Nothing about this allows either of us to conclude that we the one who's at rest and it's the other who's moving, so nothing about this violates the Principle of Relativity. Each of us is at rest in an inertial frame of reference, and those two frames of reference are equivalent to each other!
     
  20. May 12, 2016 #19
    Correct, since this is a symmetrical scenario, both astronauts facing each other (or both having their backs turned towards each other) what one measures, the other will measure as well. Now if one of them was to turn, hence one watching the other astronaut's back, while the other astronaut was "looking away", the scenario would not be symmetric any more. The astronaut who was looking away, having his back turned, would consider himself at rest, with someone approaching from his back(negative x axis) and then moving away from him. It would be a matter of switching the signs of the x axes on the diagram.
    But that is not the point. I used the symmetric scenario to make the point clearer.
    More important, using this symmetric scenario is something that can be used as a standard, which requires no communication at all once declared as such.

    Since none of the astronauts can tell who is the moving one, and the scenario is symmetric, several statements can be made by logic alone IMO.

    For example, what you said about velocities. If one astronaut sees the other approaching from the front, hence negative velocity, the other will see the same from his perspective. Hence, also negative velocity.

    If astronaut A measures a ruler at length L but astronaut A' measures that ruler which is moving at Vrel to be shorter by a factor 1/γ, hence L' = L*(1/γ) then a ruler which A' measures to be of the length L2' = L will be measured by astronaut A to be shorter by the same factor 1/γ. Hence L2 = L2' * (1/γ) = L * (1/γ) = L'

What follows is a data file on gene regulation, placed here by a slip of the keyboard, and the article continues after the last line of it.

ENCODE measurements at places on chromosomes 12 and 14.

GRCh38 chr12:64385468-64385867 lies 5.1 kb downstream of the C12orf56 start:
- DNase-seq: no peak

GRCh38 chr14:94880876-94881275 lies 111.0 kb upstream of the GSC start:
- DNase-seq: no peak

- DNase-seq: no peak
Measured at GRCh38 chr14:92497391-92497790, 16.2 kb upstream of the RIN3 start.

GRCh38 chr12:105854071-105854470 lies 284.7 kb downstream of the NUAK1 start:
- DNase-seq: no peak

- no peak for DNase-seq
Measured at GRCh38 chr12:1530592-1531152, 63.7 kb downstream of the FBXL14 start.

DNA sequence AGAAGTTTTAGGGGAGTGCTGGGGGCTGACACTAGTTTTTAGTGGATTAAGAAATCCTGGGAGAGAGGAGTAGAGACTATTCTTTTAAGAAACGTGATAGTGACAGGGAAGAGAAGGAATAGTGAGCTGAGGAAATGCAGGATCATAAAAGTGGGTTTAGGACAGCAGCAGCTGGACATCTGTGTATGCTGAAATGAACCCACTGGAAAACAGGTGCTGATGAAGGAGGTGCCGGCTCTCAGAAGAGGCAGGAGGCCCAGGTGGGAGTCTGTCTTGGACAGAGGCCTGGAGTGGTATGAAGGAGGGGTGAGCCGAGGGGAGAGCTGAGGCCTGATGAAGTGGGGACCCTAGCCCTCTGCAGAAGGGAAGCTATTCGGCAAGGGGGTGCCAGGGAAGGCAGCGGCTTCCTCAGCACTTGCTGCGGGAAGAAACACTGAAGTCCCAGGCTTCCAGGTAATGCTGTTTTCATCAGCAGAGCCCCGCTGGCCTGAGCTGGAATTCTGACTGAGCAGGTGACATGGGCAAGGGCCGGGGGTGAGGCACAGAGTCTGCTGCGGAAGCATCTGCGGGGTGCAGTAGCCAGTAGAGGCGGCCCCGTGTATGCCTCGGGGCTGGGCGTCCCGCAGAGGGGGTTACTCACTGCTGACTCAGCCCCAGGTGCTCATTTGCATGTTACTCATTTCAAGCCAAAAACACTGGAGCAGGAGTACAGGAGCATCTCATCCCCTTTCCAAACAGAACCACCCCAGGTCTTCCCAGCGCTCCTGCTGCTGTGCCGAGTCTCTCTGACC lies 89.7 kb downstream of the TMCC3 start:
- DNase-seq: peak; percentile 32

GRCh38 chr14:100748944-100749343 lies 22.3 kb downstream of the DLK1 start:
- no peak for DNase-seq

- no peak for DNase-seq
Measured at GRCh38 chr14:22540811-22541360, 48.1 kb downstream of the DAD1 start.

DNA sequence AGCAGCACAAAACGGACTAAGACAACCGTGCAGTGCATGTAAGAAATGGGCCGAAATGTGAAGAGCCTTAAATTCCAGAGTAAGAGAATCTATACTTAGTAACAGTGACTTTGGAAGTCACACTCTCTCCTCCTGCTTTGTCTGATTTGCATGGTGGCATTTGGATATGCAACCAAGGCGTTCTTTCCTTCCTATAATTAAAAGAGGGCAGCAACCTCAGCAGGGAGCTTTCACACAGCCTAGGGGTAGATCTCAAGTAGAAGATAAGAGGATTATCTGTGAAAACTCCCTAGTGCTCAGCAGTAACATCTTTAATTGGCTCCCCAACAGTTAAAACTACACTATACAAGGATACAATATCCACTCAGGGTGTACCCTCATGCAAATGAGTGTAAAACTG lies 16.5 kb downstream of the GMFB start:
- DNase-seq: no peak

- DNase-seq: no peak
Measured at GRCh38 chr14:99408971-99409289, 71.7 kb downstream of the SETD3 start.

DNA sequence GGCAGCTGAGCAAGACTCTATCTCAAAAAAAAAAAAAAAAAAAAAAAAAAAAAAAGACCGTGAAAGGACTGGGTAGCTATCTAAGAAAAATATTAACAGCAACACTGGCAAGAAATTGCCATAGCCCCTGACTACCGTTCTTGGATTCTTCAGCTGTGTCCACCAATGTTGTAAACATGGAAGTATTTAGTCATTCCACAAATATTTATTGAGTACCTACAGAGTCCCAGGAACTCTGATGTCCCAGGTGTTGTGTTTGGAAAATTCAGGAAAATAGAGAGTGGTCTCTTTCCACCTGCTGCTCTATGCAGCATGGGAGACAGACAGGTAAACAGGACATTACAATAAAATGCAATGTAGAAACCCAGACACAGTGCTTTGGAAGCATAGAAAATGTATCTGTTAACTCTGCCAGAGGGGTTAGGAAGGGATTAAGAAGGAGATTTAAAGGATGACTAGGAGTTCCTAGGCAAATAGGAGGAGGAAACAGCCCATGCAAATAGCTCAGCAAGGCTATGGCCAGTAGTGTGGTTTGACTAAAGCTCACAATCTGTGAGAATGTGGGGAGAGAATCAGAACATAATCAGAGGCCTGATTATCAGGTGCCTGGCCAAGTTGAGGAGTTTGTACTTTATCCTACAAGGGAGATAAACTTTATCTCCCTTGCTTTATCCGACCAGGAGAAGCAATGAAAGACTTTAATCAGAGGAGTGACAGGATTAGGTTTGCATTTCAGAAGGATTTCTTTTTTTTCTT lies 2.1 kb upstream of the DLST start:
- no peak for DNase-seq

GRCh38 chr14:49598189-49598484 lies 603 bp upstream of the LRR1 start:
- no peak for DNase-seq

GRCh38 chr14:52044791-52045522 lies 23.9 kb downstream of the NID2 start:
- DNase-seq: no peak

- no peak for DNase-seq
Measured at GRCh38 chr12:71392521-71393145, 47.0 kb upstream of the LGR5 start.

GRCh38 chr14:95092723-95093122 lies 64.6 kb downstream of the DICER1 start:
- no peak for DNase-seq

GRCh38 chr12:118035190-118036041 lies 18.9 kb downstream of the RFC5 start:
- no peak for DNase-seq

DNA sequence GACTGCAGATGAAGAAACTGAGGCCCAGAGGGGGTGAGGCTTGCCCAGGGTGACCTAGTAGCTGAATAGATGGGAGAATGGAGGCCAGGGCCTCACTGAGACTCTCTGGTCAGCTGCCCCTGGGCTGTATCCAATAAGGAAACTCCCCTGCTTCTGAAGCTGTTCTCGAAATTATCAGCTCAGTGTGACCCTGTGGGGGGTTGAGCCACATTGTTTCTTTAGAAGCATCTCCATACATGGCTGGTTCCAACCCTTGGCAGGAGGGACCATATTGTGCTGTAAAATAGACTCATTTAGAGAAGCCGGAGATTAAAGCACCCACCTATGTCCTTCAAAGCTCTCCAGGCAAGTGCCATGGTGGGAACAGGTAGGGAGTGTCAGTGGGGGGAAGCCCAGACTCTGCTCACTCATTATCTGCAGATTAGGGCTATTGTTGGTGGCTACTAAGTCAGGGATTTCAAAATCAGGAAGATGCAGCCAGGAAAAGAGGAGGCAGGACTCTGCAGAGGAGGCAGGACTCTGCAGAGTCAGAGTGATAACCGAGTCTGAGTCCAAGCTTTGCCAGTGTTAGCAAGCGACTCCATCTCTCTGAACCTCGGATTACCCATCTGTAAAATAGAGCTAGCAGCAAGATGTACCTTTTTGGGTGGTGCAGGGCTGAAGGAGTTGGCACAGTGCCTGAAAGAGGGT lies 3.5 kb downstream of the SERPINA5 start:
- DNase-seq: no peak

In other words. If A measures a non-moving ruler that at 10m from his perspective and A' measures this ruler to be 8m from his perspective, then the other way around HAS to be also true. If A' measures a non-moving ruler at 10m from his perspective then A would measure this ruler at 8m from his perspective.

    If A measures moving clocks which are at rest relative to A' to be "ticking slower" by some factor 1/γ, then A' will measure moving clocks at rest relative to A to be "ticking slower" by the same factor 1/γ.

    Continuing this line of reasoning, it follows (unless my mind plays tricks on me) that

    If A measures an event e1 at x=5 and t=10 and A' measures this event to be "happening" at let's say e1' at x'=3 t'=11 (no calculations made, just fictive numbers to make the point), then it would follow that if A' was to measure an event e2' at x'=5 and t'=10, A would measure this event to be happening at e2 with coordinates x=3 t=11.
    For this to be the case, we could not possibly use the two _different_ formulas we get on wikipedia. As we would use the Lorentz transformation formula on e1 but we would have to use the inverse Lorentz transformation formula on e2'.

    What would also have to be correct, if i am not mistaken, would be for the formula i am looking for to have the property of mapping e1' x'=3 t'=11 right back to e1 x=5 t=10. The formula would be the same going from e1 to e1' and back from e1' to e1.

    The astronatus would not have to communicate anything at all in order to get their values right and decide who is A and who is A'. And neither would have any of the other observers potential moving relative to A and A'.

    I think the correct term for the formula i am looking for would be an involution.

    as a simple example:
    x' = 1/x x=3 we would get x'= 1/3 and with x= 1/x' we would get back to x=3. The Lorentz transformation formulas for the symmetric case of the two astronauts approaching each other and facing each other or having both their backs turned against each other should be involutions.
     
    Last edited: May 12, 2016
  21. May 12, 2016 #20

    Ibix

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    You can use that transformation if you wish. No one will stop you. What will you do when there are three astronauts moving at different velocities? Who will face who? Or will you rotate the coordinate system of the middle astronaut when transforming to the frame of the astronaut behimd him but facing him?